3.2 Starting from the engine disclosed in D9, the object underlying the claimed invention can be seen in providing an engine which assures torque fluctuation over the whole range of driving speed.

This object is achieved by the claimed engine in that the maximum value of the spring load of the spring

out of the series positioned at the end portion of the normal rotating direction side out of circumferential end portions of the circumferential space is set to a value greater than the value necessary for transmitting the maximum driving torque of the engine in the normal rotating direction, and the maximum value of the spring load of the spring out of the series disposed at the end portion of the reverse rotating direction side out of circumferential end portions of the circumferential space is set to a value greater than the value necessary for transmitting the maximum brake torque of the engine in the reverse rotating direction.

3.3 It is a standard requirement that a torque fluctuation absorbing apparatus can perform its function over the whole range of possible application conditions. To achieve this it is inevitably necessary to set, for at least the more resilient springs, the maximum value of the spring load to a value greater than the value necessary for transmitting the maximum torque of the engine, i.e. the maximum driving torque. Moreover, this is suggested for instance by D2, which discloses on page 21, first full paragraph, that the torque required to effect a maximum compression of the spring shown in the drawings can be set to at least 1.1 times the maximum engine torque. Although the drawings of D2 show a single spring, it is obvious for the person skilled in the art that this teaching is also applicable to a device wherein a plurality of springs are arranged in series.

D9 does not draw any distinction between the two high load springs positioned at the two ends of the series of springs. Hence, it was also obvious to set for both of them a maximum value of the spring load to a value greater than the value necessary for transmitting the maximum driving torque. Since the maximum brake torque of the engine in the reverse rotating direction is smaller than the maximum driving torque of the engine in the normal rotating direction, the maximum value of said spring load would in this case also be greater than the maximum brake torque of the engine in the reverse rotating direction.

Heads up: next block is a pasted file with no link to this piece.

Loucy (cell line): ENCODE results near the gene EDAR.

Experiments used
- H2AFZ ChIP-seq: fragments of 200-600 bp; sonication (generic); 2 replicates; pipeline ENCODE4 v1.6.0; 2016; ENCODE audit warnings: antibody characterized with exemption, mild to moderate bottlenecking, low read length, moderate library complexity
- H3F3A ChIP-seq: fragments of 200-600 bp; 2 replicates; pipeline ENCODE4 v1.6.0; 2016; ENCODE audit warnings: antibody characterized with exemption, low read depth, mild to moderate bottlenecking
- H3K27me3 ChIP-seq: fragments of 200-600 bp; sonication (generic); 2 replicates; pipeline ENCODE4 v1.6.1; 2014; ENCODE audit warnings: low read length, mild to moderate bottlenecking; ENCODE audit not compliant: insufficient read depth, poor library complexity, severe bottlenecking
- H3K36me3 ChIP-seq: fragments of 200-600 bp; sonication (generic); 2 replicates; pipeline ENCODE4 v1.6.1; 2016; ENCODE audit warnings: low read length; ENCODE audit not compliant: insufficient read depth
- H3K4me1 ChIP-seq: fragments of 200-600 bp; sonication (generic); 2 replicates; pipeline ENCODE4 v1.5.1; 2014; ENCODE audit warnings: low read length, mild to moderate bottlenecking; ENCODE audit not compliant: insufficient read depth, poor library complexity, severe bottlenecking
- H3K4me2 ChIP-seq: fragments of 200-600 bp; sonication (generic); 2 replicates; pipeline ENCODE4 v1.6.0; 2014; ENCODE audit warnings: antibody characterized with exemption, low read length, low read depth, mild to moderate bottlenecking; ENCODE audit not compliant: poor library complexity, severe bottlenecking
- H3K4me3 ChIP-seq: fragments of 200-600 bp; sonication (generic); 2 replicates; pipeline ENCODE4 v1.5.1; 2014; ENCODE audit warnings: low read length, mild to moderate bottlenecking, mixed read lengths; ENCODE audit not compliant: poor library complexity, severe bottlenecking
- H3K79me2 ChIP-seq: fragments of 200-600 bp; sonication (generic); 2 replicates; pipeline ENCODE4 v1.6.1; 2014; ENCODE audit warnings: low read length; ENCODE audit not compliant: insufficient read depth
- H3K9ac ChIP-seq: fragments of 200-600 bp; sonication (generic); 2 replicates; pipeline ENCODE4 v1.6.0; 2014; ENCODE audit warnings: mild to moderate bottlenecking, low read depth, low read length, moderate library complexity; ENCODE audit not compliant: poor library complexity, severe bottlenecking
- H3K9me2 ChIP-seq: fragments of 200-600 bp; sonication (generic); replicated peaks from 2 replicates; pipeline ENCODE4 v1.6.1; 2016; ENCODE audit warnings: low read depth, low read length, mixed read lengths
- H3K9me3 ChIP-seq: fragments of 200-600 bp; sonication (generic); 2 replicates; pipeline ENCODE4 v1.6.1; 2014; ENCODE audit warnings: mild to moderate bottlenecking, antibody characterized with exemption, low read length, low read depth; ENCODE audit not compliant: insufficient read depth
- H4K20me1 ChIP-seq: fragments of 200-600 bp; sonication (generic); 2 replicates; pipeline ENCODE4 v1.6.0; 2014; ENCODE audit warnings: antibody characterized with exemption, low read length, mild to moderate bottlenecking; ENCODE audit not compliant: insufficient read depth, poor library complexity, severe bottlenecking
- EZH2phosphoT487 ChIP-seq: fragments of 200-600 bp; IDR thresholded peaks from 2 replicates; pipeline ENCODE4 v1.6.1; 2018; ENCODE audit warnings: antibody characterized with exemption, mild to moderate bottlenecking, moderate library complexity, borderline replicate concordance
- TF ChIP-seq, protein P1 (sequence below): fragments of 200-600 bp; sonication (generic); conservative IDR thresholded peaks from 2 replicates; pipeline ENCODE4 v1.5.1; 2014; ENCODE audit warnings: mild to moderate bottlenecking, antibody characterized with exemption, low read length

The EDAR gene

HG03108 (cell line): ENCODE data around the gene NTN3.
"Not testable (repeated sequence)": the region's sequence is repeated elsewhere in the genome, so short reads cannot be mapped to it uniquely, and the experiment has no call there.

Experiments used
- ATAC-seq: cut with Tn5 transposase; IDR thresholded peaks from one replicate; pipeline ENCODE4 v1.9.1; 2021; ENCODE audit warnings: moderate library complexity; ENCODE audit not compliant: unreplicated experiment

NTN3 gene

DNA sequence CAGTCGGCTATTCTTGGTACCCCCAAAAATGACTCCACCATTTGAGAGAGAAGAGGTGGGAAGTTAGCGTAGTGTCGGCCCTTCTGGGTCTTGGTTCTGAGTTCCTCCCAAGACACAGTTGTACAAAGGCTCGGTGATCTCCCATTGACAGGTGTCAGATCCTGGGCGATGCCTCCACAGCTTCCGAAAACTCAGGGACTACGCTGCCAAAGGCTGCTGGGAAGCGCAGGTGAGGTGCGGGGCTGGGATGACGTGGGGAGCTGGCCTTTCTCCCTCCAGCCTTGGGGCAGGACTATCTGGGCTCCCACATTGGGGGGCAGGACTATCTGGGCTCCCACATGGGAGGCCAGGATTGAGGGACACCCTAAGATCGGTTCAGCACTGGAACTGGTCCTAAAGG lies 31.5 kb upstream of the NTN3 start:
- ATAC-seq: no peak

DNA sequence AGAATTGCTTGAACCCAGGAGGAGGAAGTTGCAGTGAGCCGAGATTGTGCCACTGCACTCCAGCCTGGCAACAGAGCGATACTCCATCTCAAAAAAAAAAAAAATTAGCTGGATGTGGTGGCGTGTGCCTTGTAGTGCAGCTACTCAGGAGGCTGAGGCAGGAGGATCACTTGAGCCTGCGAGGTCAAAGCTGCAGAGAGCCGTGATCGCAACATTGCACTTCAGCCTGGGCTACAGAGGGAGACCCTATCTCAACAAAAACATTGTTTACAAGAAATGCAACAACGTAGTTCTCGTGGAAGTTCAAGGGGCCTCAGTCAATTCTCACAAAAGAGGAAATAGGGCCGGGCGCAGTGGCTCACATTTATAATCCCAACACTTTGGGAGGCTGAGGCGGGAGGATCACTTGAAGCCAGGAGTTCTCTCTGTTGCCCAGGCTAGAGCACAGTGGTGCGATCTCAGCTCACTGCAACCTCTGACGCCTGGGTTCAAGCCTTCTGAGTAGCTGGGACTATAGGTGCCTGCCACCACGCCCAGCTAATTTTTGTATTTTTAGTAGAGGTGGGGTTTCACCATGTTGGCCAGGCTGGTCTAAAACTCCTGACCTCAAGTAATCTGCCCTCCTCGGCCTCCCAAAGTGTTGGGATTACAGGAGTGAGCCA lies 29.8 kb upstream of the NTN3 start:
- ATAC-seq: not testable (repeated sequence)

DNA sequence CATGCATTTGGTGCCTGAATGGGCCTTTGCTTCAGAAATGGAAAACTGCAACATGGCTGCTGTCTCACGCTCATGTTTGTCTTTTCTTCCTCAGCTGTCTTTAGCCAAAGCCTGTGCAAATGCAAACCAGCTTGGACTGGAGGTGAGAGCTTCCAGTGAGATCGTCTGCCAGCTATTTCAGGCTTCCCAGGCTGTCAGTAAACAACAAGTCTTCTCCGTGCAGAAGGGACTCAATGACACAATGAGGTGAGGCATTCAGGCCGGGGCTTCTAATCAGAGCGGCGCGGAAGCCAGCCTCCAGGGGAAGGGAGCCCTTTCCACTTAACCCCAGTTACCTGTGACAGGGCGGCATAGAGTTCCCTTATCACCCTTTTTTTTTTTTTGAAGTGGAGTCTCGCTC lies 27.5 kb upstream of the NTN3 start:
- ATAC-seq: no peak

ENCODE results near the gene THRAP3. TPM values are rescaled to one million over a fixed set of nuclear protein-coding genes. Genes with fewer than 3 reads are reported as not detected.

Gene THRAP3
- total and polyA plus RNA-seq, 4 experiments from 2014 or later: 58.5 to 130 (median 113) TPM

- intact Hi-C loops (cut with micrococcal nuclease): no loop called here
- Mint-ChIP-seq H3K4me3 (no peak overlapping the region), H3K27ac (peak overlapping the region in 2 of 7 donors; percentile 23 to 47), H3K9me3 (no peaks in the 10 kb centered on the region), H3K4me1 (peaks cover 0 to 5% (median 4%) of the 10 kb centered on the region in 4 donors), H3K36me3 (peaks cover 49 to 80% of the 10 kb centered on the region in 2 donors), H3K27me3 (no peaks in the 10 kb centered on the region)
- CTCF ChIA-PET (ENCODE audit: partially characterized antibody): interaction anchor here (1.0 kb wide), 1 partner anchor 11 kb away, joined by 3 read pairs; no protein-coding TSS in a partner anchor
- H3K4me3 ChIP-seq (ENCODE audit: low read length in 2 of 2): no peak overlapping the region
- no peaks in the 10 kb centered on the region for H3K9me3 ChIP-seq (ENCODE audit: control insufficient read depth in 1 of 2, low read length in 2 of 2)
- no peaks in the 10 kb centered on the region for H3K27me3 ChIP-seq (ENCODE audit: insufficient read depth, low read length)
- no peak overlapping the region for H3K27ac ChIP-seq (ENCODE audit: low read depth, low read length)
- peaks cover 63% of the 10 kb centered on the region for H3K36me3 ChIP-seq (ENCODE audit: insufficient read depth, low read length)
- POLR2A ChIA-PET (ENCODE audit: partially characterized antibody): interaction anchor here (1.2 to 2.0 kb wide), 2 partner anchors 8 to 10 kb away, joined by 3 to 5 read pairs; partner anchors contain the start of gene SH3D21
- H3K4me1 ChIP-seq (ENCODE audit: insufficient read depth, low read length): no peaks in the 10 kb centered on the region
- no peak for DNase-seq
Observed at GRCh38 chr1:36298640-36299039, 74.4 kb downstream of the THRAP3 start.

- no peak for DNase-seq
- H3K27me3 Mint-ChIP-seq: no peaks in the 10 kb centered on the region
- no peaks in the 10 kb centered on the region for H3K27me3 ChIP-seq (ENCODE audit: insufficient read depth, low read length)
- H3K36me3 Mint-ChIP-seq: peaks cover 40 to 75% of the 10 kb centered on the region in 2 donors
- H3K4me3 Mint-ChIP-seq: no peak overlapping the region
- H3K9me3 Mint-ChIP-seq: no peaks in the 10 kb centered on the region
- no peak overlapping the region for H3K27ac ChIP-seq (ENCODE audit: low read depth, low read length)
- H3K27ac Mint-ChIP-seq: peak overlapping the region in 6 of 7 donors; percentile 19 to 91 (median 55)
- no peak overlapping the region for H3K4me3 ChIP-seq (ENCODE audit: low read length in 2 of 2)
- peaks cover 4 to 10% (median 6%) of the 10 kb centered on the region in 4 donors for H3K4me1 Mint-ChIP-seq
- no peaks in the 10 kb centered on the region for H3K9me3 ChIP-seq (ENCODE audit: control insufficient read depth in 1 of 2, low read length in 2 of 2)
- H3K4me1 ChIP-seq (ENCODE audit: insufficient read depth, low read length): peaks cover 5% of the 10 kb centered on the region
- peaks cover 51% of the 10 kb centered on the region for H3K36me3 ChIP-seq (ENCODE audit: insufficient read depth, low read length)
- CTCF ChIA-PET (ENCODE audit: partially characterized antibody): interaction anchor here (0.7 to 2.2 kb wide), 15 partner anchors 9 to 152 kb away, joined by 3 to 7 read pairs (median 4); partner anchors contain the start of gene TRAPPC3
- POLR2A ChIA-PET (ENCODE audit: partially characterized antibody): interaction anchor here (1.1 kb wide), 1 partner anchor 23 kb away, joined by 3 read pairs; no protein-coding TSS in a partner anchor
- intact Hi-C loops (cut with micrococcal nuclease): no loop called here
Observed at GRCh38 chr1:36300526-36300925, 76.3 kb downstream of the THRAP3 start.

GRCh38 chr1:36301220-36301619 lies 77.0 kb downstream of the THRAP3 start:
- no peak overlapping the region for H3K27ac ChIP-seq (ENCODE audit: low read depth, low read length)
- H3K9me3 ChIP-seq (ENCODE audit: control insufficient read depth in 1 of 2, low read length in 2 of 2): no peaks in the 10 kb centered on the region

As a consequence, it was obvious to solve the problem above starting from D9 by setting the maximum value of the spring load of the spring out of the series positioned at the end portion of the normal rotating direction side out of circumferential end portions of the circumferential space to a value greater than the value necessary for transmitting the maximum driving torque of the engine in the normal rotating direction, and the maximum value of the spring load of the spring out of the series disposed at the end portion of the reverse rotating direction side out of circumferential end portions of the circumferential space to a value greater than the value necessary for transmitting the maximum brake torque of the engine in the reverse rotating direction. Hence, the subject-matter of claim 1 of the main request does not involve an inventive step.

4. Auxiliary requests 1 to 5

As explained hereafter, the features added to claim 1 of auxiliary requests 1 to 5 are all disclosed in D9.

4.1 In order to perform their torque fluctuation absorbing function all the springs of the torque fluctuation absorbing apparatus shown in D9, in particular those positioned at the end portions of the series of springs, cannot be preloaded at a load greater than the value necessary for transmitting the maximum driving torque and maximum brake torque of the engine. Therefore, D9 discloses at least implicitly the features according to which the minimum spring load of the spring out of said series positioned at the end portion of the normal rotating direction side, which is the spring load at the time of setting said spring, is set to values smaller than the value necessary for transmitting the maximum driving torque of the engine, and that the minimum spring load of the spring out of said series disposed at the end portion of the reverse rotating direction side, which is the spring load at the time of setting said spring, is set to a value smaller than the value necessary for transmitting the maximum brake torque of the engine (auxiliary request 1).

Appellant II argued that these features were not to be found in D9, since this document did not disclose that the springs at the end portions of the series of springs were preloaded. However, this argument is not convincing. Since no minimum values for the minimum spring load are defined by said features, said loads can also be zero. Therefore, according to the wording of claim 1 of auxiliary request 1 the springs do not need to be preloaded. Moreover, it is clear from Figures 6 and 7 of D9, which show the device in the unloaded state, that the springs are fixed between the valve seats, i.e. that they have some, albeit possibly very small, preload.